An address in Berlin
Shalom Eilati, a child survivor of ghetto Kovno, Lithuania, presents in Berlin the German edition of his literary autobiography “Crossing The River”(*) May 9, 2016
To all the good people that are summoned here to celebrate the birth of my book – my deepest gratitude.
My gratitude for the warm and generous words by the respected Prof. Monika Grütters, Minister of Cultural Affairs and Media. Her words are more meaningful for me than I can express; Similarly the Lithuanian message ( it appears as a foreword in my book), is similarly significant, a country that caused so much harm to my people, but also includes noble and most brave individuals like the six women and men, Righteous among the Nations, to whom I owe my life.
Thank you all and be blessed.
I try to look back on my life’s path, and am unable to comprehend it. I, the tiny random splinter, a chased lonely Jewish child of 8 to 11 years of age of ghetto Kovno, one of the two survivors of our 27 members of the family in Lithuania, one of the 250 surviving children of the 5,000 children that entered the ghetto, who passed so many whirlpools, deadly bottlenecks, stand here, in Berlin, recalling the past source of evil and death, on a day after the 71st Victory Day, and present my memoir in the German language.
I say in my book;
“...One could look at what happened in terms of energy: a mighty evil invested tremendous energy in a system to produce death, conflagration, and slaughter, and left behind survivors with crippled souls and distress for them and their children, unto the third and even the fourth generation. So great was the destructive energy concentrated there“.
I was dragged by Tyche or Fortuna, and found myself at last inconceivably, on the shore of life.
My attitude to Germans and Germany is complicated. My mother was born and raised in Kurland – a North Western corner of Lithuania, that was under German cultural influence. During WW I she finished a German oriented public school. She liked literature and poetry from her younger days. She read to me about the frightening Erl Kȍnig, (Wer reitet so spät durch Nacht und Wind) and sang with pleasure fragments from the opera Faust.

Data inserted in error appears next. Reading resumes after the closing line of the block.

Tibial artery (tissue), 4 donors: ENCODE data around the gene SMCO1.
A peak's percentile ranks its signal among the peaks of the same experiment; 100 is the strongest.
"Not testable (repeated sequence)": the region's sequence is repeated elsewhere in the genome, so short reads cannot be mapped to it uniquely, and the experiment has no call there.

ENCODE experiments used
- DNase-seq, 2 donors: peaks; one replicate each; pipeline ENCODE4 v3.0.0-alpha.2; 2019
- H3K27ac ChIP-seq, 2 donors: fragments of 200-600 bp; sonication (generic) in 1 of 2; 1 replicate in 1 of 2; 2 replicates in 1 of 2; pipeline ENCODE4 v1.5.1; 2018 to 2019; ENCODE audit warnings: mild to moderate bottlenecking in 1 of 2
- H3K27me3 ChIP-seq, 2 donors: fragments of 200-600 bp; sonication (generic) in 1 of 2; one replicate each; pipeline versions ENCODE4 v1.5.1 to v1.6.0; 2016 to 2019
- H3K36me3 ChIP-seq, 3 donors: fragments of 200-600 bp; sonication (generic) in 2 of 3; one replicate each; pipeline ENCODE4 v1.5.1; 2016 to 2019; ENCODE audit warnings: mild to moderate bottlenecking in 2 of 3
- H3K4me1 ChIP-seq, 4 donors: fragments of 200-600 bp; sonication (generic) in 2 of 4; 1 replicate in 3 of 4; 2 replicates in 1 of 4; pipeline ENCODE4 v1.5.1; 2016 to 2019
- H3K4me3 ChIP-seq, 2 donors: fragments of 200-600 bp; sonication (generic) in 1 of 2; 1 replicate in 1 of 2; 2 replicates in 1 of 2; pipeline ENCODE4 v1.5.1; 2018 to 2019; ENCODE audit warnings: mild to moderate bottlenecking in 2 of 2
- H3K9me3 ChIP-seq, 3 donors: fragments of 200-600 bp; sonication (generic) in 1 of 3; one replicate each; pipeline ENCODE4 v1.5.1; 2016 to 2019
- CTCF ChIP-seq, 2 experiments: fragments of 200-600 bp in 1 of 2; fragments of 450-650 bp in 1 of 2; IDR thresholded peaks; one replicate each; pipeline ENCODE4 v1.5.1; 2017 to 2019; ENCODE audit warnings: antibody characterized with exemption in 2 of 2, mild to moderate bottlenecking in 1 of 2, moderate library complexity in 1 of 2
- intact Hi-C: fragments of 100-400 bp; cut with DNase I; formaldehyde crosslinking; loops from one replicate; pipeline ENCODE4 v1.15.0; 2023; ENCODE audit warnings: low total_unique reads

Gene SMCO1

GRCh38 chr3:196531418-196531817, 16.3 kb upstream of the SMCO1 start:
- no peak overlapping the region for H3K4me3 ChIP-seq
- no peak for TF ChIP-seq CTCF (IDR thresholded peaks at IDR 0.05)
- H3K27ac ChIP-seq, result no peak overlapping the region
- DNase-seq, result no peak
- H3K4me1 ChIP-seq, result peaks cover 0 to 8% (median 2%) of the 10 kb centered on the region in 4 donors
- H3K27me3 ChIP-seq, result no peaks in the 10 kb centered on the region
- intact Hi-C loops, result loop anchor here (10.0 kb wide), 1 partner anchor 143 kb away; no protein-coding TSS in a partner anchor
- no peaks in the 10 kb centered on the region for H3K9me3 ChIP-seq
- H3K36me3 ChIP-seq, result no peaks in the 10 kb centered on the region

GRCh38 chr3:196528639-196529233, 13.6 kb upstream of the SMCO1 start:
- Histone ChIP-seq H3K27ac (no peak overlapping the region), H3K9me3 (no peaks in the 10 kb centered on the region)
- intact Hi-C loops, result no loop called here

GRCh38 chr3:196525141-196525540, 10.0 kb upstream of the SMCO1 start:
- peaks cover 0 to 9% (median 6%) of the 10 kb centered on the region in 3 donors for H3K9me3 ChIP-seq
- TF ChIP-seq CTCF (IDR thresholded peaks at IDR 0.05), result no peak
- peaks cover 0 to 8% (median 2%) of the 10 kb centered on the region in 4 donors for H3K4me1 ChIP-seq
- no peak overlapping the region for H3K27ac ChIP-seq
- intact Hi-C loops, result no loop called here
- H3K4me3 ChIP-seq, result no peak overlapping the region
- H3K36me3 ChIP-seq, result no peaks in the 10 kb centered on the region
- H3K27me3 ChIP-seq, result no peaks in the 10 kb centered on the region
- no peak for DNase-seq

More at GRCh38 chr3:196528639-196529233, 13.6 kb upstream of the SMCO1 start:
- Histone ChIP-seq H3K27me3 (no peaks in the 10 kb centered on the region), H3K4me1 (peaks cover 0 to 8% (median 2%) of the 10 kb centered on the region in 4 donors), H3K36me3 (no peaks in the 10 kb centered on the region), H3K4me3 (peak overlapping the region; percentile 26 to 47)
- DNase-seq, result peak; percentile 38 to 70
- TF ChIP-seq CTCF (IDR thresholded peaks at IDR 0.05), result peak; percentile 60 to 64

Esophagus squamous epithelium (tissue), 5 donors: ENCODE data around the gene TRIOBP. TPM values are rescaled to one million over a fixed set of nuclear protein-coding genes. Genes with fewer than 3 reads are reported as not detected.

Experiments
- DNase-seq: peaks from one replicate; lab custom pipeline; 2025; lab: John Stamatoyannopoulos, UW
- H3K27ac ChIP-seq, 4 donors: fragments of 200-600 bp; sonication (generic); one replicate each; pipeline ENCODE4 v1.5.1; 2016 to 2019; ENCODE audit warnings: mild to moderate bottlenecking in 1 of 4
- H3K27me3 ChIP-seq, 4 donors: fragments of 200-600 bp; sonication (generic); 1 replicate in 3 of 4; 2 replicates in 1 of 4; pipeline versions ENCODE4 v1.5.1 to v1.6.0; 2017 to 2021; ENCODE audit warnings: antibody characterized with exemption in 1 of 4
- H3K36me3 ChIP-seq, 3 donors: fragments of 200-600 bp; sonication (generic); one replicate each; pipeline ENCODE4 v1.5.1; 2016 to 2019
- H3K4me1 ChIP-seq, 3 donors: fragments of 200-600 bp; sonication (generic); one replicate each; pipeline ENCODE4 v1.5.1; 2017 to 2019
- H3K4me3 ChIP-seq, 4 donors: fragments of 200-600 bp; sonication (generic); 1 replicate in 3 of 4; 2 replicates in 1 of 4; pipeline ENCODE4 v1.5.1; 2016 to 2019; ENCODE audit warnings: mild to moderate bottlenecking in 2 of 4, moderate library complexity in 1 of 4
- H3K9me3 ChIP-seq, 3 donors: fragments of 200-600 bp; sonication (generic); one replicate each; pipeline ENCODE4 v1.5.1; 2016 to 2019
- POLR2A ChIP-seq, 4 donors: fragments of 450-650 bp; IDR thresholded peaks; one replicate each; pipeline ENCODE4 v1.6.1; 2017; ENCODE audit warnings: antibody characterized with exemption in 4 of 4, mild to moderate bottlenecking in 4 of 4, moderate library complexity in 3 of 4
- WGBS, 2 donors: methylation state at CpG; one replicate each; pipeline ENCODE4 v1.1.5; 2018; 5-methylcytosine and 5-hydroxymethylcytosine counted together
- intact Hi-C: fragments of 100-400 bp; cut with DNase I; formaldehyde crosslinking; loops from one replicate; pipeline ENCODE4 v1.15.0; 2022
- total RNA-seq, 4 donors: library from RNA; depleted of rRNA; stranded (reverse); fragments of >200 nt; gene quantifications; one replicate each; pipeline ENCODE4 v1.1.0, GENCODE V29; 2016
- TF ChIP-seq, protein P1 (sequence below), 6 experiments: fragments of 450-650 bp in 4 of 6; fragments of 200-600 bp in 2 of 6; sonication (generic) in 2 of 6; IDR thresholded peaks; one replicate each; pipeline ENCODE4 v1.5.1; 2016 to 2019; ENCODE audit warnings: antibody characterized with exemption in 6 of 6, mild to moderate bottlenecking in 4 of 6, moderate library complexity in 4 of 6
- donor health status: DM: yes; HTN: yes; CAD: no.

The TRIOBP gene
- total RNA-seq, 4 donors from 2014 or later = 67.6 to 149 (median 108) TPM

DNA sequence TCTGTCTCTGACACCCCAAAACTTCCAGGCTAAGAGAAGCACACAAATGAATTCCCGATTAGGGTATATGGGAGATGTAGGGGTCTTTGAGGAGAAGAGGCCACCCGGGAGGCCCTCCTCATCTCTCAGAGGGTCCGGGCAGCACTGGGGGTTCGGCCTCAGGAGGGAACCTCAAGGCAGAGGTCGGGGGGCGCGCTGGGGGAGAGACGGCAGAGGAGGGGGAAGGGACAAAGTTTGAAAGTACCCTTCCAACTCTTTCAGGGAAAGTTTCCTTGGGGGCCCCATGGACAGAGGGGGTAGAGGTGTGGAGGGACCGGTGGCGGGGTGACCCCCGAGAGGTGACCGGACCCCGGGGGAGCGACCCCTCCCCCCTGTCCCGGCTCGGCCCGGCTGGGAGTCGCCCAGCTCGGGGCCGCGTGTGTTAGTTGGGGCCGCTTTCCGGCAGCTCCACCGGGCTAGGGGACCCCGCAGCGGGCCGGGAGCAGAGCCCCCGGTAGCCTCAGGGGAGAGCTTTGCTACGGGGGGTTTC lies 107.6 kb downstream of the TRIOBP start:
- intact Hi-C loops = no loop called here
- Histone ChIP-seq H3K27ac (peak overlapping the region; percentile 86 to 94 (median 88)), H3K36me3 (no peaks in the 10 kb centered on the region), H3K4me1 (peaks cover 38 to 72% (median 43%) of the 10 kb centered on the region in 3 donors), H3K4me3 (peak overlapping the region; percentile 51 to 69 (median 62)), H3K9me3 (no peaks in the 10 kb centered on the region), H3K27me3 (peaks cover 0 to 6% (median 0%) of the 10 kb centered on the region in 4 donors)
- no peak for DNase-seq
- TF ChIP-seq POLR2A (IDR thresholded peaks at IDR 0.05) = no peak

In the cinema we enjoyed the legends of the Brothers Grimm. ” Zieglein, Zieglein, bist du satt? – ich bin so satt, ich mag kein Blatt!« Later in the ghetto I sometimes dreamed to possess the magic Tischlein , Tischlein deck dich!…
But one day, on the 22nd June 1941 , all that was destroyed. German troops marched into our city, singing their military hymns. Oh Li la lo la la…and everything collapsed totally.
Once in the ghetto mother came back from her daily toil of cutting trees, with a rare shining face.” I had a word with our older guardian” – she told – “and we found much in common. At the end we found ourselves singing together “Oh Tannenbaum, Oh Tannenbaum, wie grün sind deine Blätter“.
My other memories about German and Germans are sadder. The Big Aktion in our ghetto in autumn 1941, that consisted in sending of a third of it – ten thousand children, men and women to their death – was regulated by two simple German words: Links – Rechts, Links Rechts…
The daily routine of the ghetto enriched our vocabulary. We, the children of the ghetto – 5,000 in the beginning and only 250 after the liberation – we got another kind of linguistic lessons. Please excuse me for the following several expressions of vulgarity.
Achtung; Raus; Donnerwetter; Verfluchter Jude; et cetera
But an extraordinary German lesson I did receive during the first day of the most dreadful of my ghetto experiences – the Kinder Aktion. I was temporarily rescued in the dark cellar where I lay hidden under a laundry vessel. Luckily, the hunters had entered without a flashlight. When some divine garbage fell on their heads they gave up their search by using an expression so vulgar that I prefer not to repeat it. You can read it in my book.
At the same time my father was incarcerated in the worst KZ lagers of Latvia (Kaiserwald) and ended , at the age of 42, as a “Musselman” weighing only 30 kg, in the Lager of Dachau. In his diary he describes the euphoria that gripped the half dead people around him during the first night after salvation. People were hysterical. They wept , laughed, prayed. Some began to sing the “International” or “Hatikvah”. At last, in bed after the lights went out, some people began to express their hyper-emotions by shouting mockingly the daily commands and curses of their persecutors: